I already had cash out for the driver and handed it forward, left the cab and closed the door saying nothing. All I could think of was getting into the building.
For the next month every morning when I exited the Port Authority building, wearing dark glasses, I looked for that cab driver lurking, certain he would track me down for revenge.
In the spring of 1983, I worked at a radio station that was consistently the #1 or #2 station (of over 70) in the New York City market, and I had without doubt the best job in broadcast advertising, anywhere. I had my modest house in Connecticut, had built a house in East Hampton with a friend as an investment and had the use of a rental apartment in Manhattan during the week if needed. I was exceeding my financial goals every year with the most prestigious clients in New York. This was the work I had sought for years.
And I wanted to quit.
I was 35, had been in the job for over five years and I didn’t want to become a dinosaur. That sounds young, but it’s a business of youth. I watched the guys in the gray suits who couldn’t afford to change. They had orthodontists and college educations to fund. I didn’t.
I worked hard, was knowledgeable and never took business for granted. I had originally been brought into the company to move through the management track, but now made too much money to take a different position: a velvet cage. On occasion when I’d whine about how little I contributed to the world, a colleague reminded me that it, “wasn’t brain surgery, relax and enjoy it.” Money wasn’t my goal, just my report card.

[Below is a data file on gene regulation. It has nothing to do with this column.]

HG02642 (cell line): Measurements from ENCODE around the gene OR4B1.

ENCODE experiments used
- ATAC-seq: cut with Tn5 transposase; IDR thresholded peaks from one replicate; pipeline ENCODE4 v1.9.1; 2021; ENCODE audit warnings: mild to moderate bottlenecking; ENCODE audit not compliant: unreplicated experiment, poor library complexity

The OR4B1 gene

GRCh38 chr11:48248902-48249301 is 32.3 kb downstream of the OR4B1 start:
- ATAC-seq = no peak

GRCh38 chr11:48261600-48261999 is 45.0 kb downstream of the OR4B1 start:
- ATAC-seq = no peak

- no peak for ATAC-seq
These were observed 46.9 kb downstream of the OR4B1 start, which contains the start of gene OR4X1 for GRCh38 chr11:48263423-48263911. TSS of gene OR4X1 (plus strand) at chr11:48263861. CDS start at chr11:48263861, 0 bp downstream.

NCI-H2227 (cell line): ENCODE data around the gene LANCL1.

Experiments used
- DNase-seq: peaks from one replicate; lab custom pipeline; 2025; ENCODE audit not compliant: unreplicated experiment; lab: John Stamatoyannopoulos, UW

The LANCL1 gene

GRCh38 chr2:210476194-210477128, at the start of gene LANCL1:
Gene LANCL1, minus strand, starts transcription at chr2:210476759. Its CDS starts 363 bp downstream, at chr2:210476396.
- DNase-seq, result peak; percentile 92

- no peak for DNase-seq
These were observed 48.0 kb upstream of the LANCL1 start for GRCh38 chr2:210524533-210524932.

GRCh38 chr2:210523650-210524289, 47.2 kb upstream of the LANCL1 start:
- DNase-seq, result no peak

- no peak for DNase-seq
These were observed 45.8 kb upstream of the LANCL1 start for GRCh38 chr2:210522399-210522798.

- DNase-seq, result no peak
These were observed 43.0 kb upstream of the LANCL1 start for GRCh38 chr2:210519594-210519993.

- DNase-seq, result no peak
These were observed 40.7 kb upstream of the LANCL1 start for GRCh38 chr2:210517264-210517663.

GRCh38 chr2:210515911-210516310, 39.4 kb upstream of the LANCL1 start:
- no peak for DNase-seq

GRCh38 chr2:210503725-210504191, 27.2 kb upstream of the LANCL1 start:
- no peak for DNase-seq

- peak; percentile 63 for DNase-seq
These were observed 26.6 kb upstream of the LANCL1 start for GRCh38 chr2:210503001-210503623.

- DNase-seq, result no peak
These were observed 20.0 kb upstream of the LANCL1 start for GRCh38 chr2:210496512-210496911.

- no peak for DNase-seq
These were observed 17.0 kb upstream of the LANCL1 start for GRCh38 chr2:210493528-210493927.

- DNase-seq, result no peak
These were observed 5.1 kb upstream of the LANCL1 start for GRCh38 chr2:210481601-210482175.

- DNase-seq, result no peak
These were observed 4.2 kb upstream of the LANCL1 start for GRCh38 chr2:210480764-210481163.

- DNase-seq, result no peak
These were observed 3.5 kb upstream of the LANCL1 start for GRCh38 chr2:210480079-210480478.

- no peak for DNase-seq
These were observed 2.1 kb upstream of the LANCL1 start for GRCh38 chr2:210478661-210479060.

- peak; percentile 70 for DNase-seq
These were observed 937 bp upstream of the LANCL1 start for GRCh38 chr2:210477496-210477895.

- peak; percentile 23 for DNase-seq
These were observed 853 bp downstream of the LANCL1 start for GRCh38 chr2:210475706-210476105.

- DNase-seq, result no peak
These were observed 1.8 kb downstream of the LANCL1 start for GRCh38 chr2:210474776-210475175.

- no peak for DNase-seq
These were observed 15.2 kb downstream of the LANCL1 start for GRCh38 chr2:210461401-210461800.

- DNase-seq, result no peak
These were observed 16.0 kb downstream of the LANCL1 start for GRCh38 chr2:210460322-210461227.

My best friend’s cubicle was next to mine. I lunched at the finest restaurants with clients and saw nearly every play that opened. There was no man in my life since I had ended yet another disastrous relationship.
I did not live extravagantly, however bought a beautiful mink coat. Ironically my income increased after that. I shopped for clothes big time twice a year and my closets were filled with beautiful suits and dresses. This did not make me happy.
Then there was the commute. From Norwalk, Connecticut by train every day door to door, was about one and a half hours, over three hours a day. NEVER having been a morning person, that got worse. I read everything I could get my hands on to pass the time and for reasons I’ve never understood, I read as fast as the train traveled. If the train got stuck so did I. And the train was getting stuck every day. The newspaper was depressing. Looking out the window at burned out buildings in the Bronx got depressing. I did not ride in the bar car for the trip home, though the usual suspects gravitated there. I kept to myself while lively gin games picked up where they had left off that morning. Wives met inebriated husbands at the station.